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An excerpt from www.HouseOfNames.com archives copyright 2000 - 2017


The name Amberly reached English shores for the first time with the ancestors of the Amberly family as they migrated following the Norman Conquest in 1066. Amberly is a name for a person employed as an enameller, and derives from the Anglo-Norman-French amayler, of the same meaning. It is also possible that the name refers to one who is employed in a profession which involves horses, as the Old English ambler means walker, and is a technical word for the slowest gait of a horse.

Amberly Early Origins



The surname Amberly was first found in the counties of Suffolk where they settled soon after the Norman Conquest. Their ancient estates were in Amblie, in Calvados in Normandy.

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Amberly Spelling Variations


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Amberly Spelling Variations



Multitudes of spelling variations are a hallmark of Anglo Norman names. Most of these names evolved in the 11th and 12th century, in the time after the Normans introduced their own Norman French language into a country where Old and Middle English had no spelling rules and the languages of the court were French and Latin. To make matters worse, medieval scribes spelled words according to sound, so names frequently appeared differently in the various documents in which they were recorded. The name was spelled Ambler, Ambeller, Amblie, Anbler, Amble, Amblor and others.

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Amberly Early History


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Amberly Early History



This web page shows only a small excerpt of our Amberly research. Another 243 words (17 lines of text) covering the years 1100, 1166 and 1924 are included under the topic Early Amberly History in all our PDF Extended History products and printed products wherever possible.

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Amberly Early Notables (pre 1700)


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Amberly Early Notables (pre 1700)



More information is included under the topic Early Amberly Notables in all our PDF Extended History products and printed products wherever possible.

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The Great Migration


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The Great Migration



Because of this political and religious unrest within English society, many people decided to immigrate to the colonies. Families left for Ireland, North America, and Australia in enormous numbers, traveling at high cost in extremely inhospitable conditions. The New World in particular was a desirable destination, but the long voyage caused many to arrive sick and starving. Those who made it, though, were welcomed by opportunities far greater than they had known at home in England. Many of these families went on to make important contributions to the emerging nations of Canada and the United States. Analysis of immigration records indicates that some of the first North American immigrants bore the name Amberly or a variant listed above: Martha Ambler who settled in Virginia in 1721; John Ambler settled in Virginia in 1721; Benjamin in New York State, in 1774; with his wife, Mary, son John, and Ann, his daughter..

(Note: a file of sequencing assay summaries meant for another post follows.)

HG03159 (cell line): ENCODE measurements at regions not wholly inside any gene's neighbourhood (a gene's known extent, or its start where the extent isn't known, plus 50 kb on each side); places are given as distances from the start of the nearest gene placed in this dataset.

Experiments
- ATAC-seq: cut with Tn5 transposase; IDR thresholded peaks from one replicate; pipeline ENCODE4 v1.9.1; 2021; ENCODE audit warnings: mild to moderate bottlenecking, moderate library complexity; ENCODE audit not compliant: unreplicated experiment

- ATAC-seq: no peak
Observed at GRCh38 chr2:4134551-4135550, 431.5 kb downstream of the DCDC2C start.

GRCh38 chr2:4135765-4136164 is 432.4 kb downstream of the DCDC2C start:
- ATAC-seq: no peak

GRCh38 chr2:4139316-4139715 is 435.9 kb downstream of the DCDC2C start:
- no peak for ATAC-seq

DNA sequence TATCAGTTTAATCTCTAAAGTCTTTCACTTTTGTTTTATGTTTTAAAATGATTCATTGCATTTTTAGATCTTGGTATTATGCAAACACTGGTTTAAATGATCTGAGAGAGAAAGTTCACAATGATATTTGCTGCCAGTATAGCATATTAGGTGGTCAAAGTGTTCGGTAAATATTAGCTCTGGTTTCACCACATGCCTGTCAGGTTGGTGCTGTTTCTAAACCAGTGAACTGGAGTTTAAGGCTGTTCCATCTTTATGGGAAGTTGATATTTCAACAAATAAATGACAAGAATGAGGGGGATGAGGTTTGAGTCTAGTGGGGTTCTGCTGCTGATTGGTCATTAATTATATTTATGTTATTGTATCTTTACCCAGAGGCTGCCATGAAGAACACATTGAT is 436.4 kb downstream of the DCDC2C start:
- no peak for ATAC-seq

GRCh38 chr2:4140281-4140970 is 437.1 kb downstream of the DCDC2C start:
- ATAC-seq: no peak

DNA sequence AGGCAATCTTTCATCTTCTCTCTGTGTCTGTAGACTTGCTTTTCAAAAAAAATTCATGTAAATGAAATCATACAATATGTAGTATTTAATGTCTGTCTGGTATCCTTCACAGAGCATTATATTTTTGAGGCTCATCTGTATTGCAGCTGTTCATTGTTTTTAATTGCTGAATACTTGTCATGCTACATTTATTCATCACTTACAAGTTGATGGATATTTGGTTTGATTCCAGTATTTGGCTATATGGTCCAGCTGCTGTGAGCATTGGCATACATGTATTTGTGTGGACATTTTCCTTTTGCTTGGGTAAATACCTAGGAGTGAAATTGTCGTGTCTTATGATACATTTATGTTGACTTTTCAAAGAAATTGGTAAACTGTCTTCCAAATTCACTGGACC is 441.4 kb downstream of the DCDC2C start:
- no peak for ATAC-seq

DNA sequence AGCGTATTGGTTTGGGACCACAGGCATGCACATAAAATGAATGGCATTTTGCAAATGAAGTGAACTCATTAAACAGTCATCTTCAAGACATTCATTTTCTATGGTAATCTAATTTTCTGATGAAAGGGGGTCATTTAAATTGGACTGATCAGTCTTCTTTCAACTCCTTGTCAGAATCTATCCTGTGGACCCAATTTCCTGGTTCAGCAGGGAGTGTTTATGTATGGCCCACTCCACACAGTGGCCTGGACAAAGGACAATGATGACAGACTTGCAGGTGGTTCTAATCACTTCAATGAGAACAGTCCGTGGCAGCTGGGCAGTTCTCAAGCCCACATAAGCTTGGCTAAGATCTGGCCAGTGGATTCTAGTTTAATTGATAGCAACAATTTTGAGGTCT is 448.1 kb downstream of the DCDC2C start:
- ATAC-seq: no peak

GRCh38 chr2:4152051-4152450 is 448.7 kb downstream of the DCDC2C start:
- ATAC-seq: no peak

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Amberly Family Crest Products


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Amberly Family Crest Products




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See Also


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See Also




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Citations


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Citations



    Other References

    1. Chadwick, Nora Kershaw and J.X.W.P Corcoran. The Celts. London: Penguin, 1790. Print. (ISBN 0140212116).
    2. Sanders, Joanne McRee Edition. English Settlers in Barbados 1637-1800. Baltimore: Genealogical Publishing. Print.
    3. Le Patourel, John. The Norman Empire. New York: Oxford University Press, 1976. Print. (ISBN 0-19-822525-3).
    4. Fairbairn. Fairbain's book of Crests of the Families of Great Britain and Ireland, 4th Edition 2 volumes in one. Baltimore: Heraldic Book Company, 1968. Print.
    5. Virkus, Frederick A. Ed. Immigrant Ancestors A List of 2,500 Immigrants to America Before 1750. Baltimore: Genealogical Publishing, 1964. Print.
    6. Burke, John Bernard Ed. The Roll of Battle Abbey. Baltimore: Genealogical Publishing. Print.
    7. Best, Hugh. Debrett's Texas Peerage. New York: Coward-McCann, 1983. Print. (ISBN 069811244X).
    8. Shirley, Evelyn Philip. Noble and Gentle Men of England Or Notes Touching The Arms and Descendants of the Ancient Knightley and Gentle Houses of England Arranged in their Respective Counties 3rd Edition. Westminster: John Bowyer Nichols and Sons, 1866. Print.
    9. Ingram, Rev. James. Translator Anglo-Saxon Chronicle 1823. Print.
    10. Marcharn, Frederick George. A Constitutional History of Modern England 1485 to the Present. London: Harper and Brothers, 1960. Print.
    11. ...

    The Amberly Family Crest was acquired from the Houseofnames.com archives. The Amberly Family Crest was drawn according to heraldic standards based on published blazons. We generally include the oldest published family crest once associated with each surname.

    This page was last modified on 30 January 2014 at 16:12.

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